Flood survivors make their way through thick mud and debris outside of
UNHCR/ A. Jamal
CHARSADDA, Pakistan, August 7 (UNHCR) – Zahir Shah, a toy peddler in his late 40's from a village near Charsadda in northwest Pakistan, lost everything he owned in the floods that swept over his home area in the past week, including the pushcart filled with toys that is his only source of income. Yet he considers himself lucky.
He is alive and, after an ordeal in which he was was forced to carry his two young sons on his back to higher ground, his family is together as well.
Janat Bibi, 40, also feels herself fortunate.She escaped with her five children when neighbours began firing shots in the air to warn people of the flood. But she lost touch with her husband. For three days she was unable to reach him because the little piece of paper on which she had written his mobile phone number disappeared in the tide. "I only want him to come back safely, My children miss their father," she says.
Bibi and Shah are among some 12 million people who have now been affected by the worst monsoon floods to hit Pakistan in more than 80 years. UNHCR staff are on the ground and working hard to reach those most in need of shelter and other supplies but the destruction already wreaked on roads and bridges by the flood waters is making their job -and that of all relief agencies-especially difficult. With more rains forecast, the fear of disease and hunger is spreading.
As Zahir Shah awaits more help from the outside world, he recalls his escape: "At first when it rained- my kids really enjoyed it because the weather had been so hot," he told me during a visit to the area with a UNHCR team. But then it kept raining. It rained hard for hours and hours until water started flowing in the streets.
News of the first floods came from a nearby mosque. Zahir Shah decided to leave his house and take his family to higher ground. Leaving behind his pushcart with toys that he sells in different villages was a particulalry hard decision but he saw no way to bring it along.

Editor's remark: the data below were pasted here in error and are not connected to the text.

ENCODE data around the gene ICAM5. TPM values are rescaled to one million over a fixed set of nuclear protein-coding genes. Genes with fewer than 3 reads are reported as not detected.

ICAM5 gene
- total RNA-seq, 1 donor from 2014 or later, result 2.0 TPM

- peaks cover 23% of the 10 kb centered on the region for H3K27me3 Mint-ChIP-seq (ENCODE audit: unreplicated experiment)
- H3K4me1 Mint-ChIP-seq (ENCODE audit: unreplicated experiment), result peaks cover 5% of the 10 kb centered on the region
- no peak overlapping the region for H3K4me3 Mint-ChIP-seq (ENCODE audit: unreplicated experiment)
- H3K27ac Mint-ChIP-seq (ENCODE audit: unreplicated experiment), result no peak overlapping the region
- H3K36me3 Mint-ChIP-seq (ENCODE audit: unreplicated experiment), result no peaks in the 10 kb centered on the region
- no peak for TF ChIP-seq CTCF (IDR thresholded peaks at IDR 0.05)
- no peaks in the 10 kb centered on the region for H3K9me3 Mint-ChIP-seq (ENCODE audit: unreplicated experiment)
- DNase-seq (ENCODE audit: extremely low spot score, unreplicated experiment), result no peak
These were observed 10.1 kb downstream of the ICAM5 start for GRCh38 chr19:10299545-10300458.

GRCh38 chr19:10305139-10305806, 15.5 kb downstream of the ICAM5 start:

"When we came out of the house, the water was up to my knees. We had only walked for ten minutes and it reached my abdomen. I had to carry my children on my back," he recalls. Zahir Shah reached his friend's house first and rested there for a time. But as more and more people arrived he had to move out, finding space with others in a nearby school.
Not far away in the same building, Janat Bibi nods her head. She escaped with her family around the same time. The first thing she remembers is being woken from her sleep by the sound of gunfire.
"At first I did not know what was happening," she recalls. "But when I got out of bed and stepped on the ground, I realized that I was standing in water. People were firing in the air to alert others. "
"I woke up my five children. When I left the house, the water was up to my knees." Janat Bibi's husband, a driver, was not at home at the time. "It was chaos and everyone was running to save their lives," she recalls. So she found another relative to help carry her children.
Janat Bibi had no contact with her husband for three days. When she finally contacted him through a relative, he was stranded in the Swat Valley. She does not know when they might be reunited.
Zahir Shah and Janat Bibi are living in a government school building and are surviving on rice which is provided to them by the local community.
Zahir Shah seems to be lost when he thinks about his future. He will have to vacate the school building once it reopens after the summer break. He has no money to rebuild his house, rent a room or restart his work. Zahir Shah visited his house the other day; all that is left is rubble.
UNHCR is targetting 350,000 of the neediest for help and is calling on donor countries and the public for urgent contributions to bring assistance to people like Zahir Shah and Janat Bibi.
By Rabia Ali, Charsadda, Pakistan